In his book, “Dying of Whiteness,” Jonathan Metzl, a physician and sociologist at Vanderbilt University looked at how right-wing politics such as loosening gun laws, repealing the Affordable Care Act, and enacting massive tax cuts for the wealthy at the expense of everyone else, “came at mortal cost to the health and longevity” of lower- and middle-income white supporters. Specifically, Metzl studied gun laws in Missouri, health care policies in Tennessee, and tax cuts in Kansas, and how conservative politics in these states backfired against white males and their families.
Metzl documented the history of Missouri handgun laws which during the 1990s “were among the strictest in the nation, including a requirement that handgun buyers undergo background checks in person at sheriffs’ offices before obtaining permits.”
In the last 20 years, however, Missouri’s handgun laws have become among the most lenient in the nation, allowing open carry in public spaces, lowering the age to carry a concealed handgun to 19, repealing laws for comprehensive background checks, and “negating the rights of cities and towns to enact practically any form of gun control” according to Metzl.
The result of these pro-gun policies, enacted mostly by Republican politicians in Missouri and across America, has been devastating, especially on their strongest supporters: white men. Studies by Johns Hopkins University found that the changes in gun laws in Missouri were “associated with a 25 percent increase in firearm homicide rates” and that the “Missouri gun homicide rate rose to 47 percent higher than the national average.” They also found significant increases in the “rates of gun death by suicide, partner violence, and accidental shooting.”
What is happening in Missouri is happening across America. Over the past 20 years, gun suicide has increased by about 33 percent nationally, and white men living in homes with guns are the most likely victims, according to the National Center for Health Statistics. While they made up less than 35 percent of the population, between 2009 and 2015, white men accounted for almost 80 percent of gun suicides.
Suicide by gun in Missouri has become an epidemic and researchers believe the crisis is related to the availability of guns in homes.
Metzl looked at how people committed suicide over the years and found an association with the most available method at the time. For example, in the days of coal-fired gas ovens, people killed themselves by sitting next to their open ovens. With the introduction of non-poisonous natural gas in American kitchens, the rate of suicide decreased significantly. With the proliferation of handguns in people’s homes, suicide rates soared.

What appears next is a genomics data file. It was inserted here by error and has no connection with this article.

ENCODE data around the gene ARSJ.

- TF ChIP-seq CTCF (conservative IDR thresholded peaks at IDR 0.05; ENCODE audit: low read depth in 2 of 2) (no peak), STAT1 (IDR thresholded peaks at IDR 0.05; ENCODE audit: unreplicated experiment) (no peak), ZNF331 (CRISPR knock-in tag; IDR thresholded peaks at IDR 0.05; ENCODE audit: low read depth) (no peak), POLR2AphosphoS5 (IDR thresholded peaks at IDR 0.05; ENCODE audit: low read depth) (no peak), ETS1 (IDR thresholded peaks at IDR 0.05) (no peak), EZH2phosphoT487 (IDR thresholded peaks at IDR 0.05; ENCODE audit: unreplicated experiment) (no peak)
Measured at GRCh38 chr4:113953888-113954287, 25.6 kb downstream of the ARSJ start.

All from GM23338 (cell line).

This link between guns in homes and suicide rates was confirmed in a 1992 government-funded study published in the New England Journal of Medicine. The NRA did not appreciate the results of this study which found that, instead of keeping a family safe, having a gun in your home actually increased the risk of family members being killed. Thus, in 1996, the NRA successfully pushed Congress to ban government funding for gun research.
As a result of the 1996 ban, death by guns has become “the least researched major cause of death in the United States,” writes Metzl, even though it “kills more Americans than all other intentional means combined.” Sadly, Metzl writes, the people dying from guns are “the people who stood to benefit the most from the very research that their politics and politicians prohibited.”
The goal of suicide researchers is to “anticipate which persons are most likely to harm themselves in order to then prevent their self-destructive actions.” Prediction is the goal of prevention. But the easy access to a gun has changed this calculation. For most people who try to kill themselves — about 94 percent — it is an impulsive act, according to Scott Anderson, the author of the book, “The Urge to End It All.” With easy access to a gun in the home, this impulse becomes effectively deadly. Eighty-five percent of gun suicide attempts are successful.
Unfortunately, none of this research is likely to change the behavior of gun owners. Metzl attended a Missouri support group for people who lost family members to guns and could not find a single person who put any of the blame for the death of their family members on the availability of guns in their homes. When one woman was asked about the role of guns in the suicide of her 14-year-old grandson, she responded, “You know you’re in gun country now right?” Another responded, “It’s not the gun’s fault” and, “Guns are a way of life.”
For many families, guns are a way of life and a path to tragedy.
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Tom Zirpoli, program coordinator of the human services management graduate program at McDaniel College, writes from Westminster. His column appears Wednesdays. Email him at email@example.com.